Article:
Popular road bike routes that utilize roads include Castle Creek Road to the Ashcroft Ghost Town and the Pine Creek Cookhouse, Maroon Creek Road to the Maroon Bells and Maroon Lake, and Highway 82 up Independence Pass to 12,000 feet and the top of the Continental Divide.

Town Bikes

Town Bikes

Step out in town during the summer and you’ll see bike racks everywhere filled with town bikes and more than a few people using town bikes as their primary mode of transportation for everything from grocery shopping to bar hopping. Some town bikes have gears, others don’t, so be sure to rentwhat makes you more comfortable depending on where you’re going. If you are going to stay within the few blocks of town, you’ll be fine with something with either no gears or very few. But if you’re going to explore out of town on some of the nearer paved paths, getting a range of gears will be helpful in getting up and down some short, mild hills.

Where to Ride

Cycling Guide to Aspen Snowmass: Town Bike
Cycling Guide to Aspen Snowmass: Town Bike

Taking a few laps around town on a beautiful summer evening, stopping for ice cream at Paradise, listening to Aspen Music School students, and watching the sunset from Smuggler Park make for a pretty perfect evening.

So does catching a concert at the Benedict Music Tent, listening to the river at John Denver Park, or throwing a frisbee at Wagner Park. All of these locations are accessible via walking, but there’s something magical about feeling the wind in your hair from a saddle.
Another option to help you feel like a kid again is joining the group Tuesday Cruiseday ride every Tuesday evening in the summer that leaves from Aspen Tap. The cruiser ride stops at three different parks and often draws groups of more than 100 people. There is a Facebook page with more information on when and where the ride meets.

E-Bikes

E-Bikes

Electronic bikes are surging in popularity lately all over the country and here in Aspen. E-bikes are great for those who want to go further and see more but are limited by lung capacity in the altitude. Pedal assist allows cyclists to get as much help with pedaling from their bike as energy exerted. The more force put into pedaling, the more help the motor will give. And once you’re ready to give it a go all on your own, pedal assist can be turned off for a greater workout.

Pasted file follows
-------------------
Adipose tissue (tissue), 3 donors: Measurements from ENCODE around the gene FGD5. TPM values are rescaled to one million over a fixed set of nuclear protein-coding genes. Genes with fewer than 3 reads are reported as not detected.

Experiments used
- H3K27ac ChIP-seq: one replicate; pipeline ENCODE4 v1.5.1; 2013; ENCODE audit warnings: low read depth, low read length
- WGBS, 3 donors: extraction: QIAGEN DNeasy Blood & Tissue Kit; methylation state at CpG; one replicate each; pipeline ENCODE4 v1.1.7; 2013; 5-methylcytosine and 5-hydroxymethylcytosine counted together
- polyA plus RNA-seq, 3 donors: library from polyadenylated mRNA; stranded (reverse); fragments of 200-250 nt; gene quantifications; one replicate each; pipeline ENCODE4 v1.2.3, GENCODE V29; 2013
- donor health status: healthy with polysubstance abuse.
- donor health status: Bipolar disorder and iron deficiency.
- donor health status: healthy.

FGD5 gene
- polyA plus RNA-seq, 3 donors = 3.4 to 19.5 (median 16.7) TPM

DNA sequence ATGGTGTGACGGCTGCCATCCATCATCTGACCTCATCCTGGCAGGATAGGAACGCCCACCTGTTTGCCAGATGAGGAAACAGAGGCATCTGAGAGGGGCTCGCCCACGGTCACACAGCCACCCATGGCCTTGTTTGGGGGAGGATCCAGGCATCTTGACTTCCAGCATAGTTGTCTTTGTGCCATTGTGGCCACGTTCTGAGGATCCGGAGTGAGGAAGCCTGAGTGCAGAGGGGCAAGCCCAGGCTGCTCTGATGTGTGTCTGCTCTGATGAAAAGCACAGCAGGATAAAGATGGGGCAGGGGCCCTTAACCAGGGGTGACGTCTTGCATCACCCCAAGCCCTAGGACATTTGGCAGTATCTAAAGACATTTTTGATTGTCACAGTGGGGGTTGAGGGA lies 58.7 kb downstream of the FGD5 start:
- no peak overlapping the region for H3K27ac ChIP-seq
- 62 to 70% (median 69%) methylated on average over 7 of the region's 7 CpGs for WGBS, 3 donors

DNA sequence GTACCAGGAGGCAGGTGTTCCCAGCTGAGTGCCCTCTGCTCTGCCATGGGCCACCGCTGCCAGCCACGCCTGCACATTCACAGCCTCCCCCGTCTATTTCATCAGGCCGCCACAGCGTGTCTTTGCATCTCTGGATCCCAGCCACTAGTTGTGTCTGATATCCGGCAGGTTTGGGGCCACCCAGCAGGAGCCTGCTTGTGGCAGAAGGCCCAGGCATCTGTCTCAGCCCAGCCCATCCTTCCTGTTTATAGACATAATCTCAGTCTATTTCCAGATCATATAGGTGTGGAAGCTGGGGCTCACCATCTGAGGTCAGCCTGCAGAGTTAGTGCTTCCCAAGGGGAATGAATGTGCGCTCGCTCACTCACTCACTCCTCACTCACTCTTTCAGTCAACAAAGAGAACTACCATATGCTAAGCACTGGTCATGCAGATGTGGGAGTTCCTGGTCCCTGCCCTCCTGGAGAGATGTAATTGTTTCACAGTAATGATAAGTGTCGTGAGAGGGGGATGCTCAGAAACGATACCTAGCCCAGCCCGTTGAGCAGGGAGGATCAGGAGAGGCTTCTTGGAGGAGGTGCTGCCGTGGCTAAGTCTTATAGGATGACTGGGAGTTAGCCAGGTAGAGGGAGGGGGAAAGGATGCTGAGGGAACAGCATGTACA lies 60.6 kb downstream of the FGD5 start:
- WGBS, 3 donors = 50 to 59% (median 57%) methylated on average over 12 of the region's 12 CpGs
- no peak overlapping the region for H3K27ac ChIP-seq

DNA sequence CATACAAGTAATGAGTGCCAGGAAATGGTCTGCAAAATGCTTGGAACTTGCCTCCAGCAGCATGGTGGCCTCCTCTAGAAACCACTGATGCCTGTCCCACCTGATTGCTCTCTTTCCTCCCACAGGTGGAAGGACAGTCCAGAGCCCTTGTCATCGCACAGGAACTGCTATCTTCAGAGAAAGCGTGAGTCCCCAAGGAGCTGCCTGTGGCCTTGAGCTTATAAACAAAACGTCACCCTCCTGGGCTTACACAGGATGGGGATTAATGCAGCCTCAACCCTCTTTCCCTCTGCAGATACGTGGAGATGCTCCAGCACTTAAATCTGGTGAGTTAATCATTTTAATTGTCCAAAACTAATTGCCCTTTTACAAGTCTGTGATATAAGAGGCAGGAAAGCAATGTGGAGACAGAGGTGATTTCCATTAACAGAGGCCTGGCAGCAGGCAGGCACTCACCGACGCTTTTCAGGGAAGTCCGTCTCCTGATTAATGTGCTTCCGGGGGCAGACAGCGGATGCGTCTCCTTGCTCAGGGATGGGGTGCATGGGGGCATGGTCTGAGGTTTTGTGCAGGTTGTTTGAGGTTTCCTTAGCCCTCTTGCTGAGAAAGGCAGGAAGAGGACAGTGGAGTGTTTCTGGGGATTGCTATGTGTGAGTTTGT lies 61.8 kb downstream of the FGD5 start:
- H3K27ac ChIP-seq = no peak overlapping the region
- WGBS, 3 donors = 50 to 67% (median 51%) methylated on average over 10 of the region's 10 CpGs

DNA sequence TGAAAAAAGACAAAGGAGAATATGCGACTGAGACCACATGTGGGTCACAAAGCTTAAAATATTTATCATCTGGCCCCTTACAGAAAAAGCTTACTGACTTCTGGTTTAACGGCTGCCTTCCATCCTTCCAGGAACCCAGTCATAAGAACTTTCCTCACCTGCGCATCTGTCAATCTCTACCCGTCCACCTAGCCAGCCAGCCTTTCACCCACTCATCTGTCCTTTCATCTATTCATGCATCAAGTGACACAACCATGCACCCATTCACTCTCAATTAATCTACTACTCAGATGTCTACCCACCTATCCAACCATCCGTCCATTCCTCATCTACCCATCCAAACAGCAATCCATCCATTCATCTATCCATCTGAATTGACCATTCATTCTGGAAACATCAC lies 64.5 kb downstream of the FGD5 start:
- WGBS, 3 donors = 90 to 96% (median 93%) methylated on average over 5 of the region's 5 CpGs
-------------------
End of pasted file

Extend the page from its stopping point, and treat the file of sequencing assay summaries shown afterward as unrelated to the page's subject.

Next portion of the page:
Where to Ride

As of May 2018, e-bikes are allowed on the Rio Grande, Owl Creek, Brush Creek, Crystal, Aspen Mass, Basalt Old Snowmass, Emma, Lazy Glen, and East of Aspen trails after the county repealed a nine-month moratorium. Some of these are paved, others dirt, but none are single track. Those are left to human-powered cross country and downhill mountain bikes.

E-bikes are also great for commuting from slightly outside of town to Aspen. Guests and locals who might be staying out in Cemetery Lane, Aspen Highlands, Snowmass, Mountain Valley, or Red Mountain can use e-bikes to quickly and easily get into town with out having to exert the full human power these distances require.

About the Author

Nicole Birkhold
Nicole Birkhold

NICOLE BIRKHOLD

With nothing but a pair of skis and a journalism degree from Michigan State University, Nicole headed west looking for mountains, snow, and someone to pay her to put words to paper. She found the writing gig in Freeskier Magazine for ten years, but needed to be closer to the mountains to she packed it up and came to Aspen where she still crafts words but with more time on the snow.